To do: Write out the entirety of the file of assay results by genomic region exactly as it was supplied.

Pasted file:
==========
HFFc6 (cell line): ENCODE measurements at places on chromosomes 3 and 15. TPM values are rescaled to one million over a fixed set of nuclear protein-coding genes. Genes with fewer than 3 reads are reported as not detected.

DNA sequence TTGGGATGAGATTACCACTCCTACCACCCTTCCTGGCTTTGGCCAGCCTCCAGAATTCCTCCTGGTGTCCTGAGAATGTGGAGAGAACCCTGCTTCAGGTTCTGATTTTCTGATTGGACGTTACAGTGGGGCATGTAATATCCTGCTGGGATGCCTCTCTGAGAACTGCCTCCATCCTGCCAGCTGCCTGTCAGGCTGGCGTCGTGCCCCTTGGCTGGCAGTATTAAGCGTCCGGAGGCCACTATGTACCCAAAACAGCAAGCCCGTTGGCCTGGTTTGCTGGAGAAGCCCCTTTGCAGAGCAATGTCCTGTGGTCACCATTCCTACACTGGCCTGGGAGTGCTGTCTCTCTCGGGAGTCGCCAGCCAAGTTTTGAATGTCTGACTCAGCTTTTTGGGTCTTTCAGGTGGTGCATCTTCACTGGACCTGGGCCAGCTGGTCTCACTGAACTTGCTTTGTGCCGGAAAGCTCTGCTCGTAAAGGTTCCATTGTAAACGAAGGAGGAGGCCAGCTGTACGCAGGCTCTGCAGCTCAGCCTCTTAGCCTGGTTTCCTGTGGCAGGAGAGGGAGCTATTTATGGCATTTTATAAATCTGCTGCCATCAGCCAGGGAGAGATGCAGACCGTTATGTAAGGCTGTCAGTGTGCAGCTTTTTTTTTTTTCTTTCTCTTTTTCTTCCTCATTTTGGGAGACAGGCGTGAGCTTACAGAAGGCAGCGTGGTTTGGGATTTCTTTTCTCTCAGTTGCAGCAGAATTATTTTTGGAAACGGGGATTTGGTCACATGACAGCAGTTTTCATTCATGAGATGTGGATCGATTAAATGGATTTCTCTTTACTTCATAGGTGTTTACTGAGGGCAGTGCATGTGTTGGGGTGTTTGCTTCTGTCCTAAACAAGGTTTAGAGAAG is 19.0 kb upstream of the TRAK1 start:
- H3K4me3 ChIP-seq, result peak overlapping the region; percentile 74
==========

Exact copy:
HFFc6 (cell line): ENCODE measurements at places on chromosomes 3 and 15. TPM values are rescaled to one million over a fixed set of nuclear protein-coding genes. Genes with fewer than 3 reads are reported as not detected.

DNA sequence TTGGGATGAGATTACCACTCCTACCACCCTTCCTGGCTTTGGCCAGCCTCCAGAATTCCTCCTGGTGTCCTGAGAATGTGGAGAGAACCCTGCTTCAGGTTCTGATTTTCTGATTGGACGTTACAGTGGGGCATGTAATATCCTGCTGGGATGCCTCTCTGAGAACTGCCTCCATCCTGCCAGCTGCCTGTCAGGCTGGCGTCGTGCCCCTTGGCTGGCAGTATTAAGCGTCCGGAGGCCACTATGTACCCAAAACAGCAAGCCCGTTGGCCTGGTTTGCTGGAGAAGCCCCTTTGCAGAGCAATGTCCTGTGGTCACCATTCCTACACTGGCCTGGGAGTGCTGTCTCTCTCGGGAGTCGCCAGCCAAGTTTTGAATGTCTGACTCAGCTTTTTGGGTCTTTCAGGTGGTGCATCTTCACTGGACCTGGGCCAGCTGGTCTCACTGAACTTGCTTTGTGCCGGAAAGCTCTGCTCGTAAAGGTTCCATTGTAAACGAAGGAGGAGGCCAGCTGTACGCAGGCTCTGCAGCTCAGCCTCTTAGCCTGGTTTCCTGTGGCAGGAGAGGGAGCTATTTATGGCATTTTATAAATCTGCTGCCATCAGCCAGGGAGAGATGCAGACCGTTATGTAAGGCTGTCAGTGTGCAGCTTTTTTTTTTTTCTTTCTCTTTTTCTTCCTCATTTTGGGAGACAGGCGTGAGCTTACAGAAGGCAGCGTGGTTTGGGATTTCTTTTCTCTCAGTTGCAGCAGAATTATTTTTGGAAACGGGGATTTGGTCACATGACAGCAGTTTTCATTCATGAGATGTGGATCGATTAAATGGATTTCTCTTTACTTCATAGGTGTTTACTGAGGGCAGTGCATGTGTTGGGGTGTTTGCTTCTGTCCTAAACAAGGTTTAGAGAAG is 19.0 kb upstream of the TRAK1 start:
- H3K4me3 ChIP-seq, result peak overlapping the region; percentile 74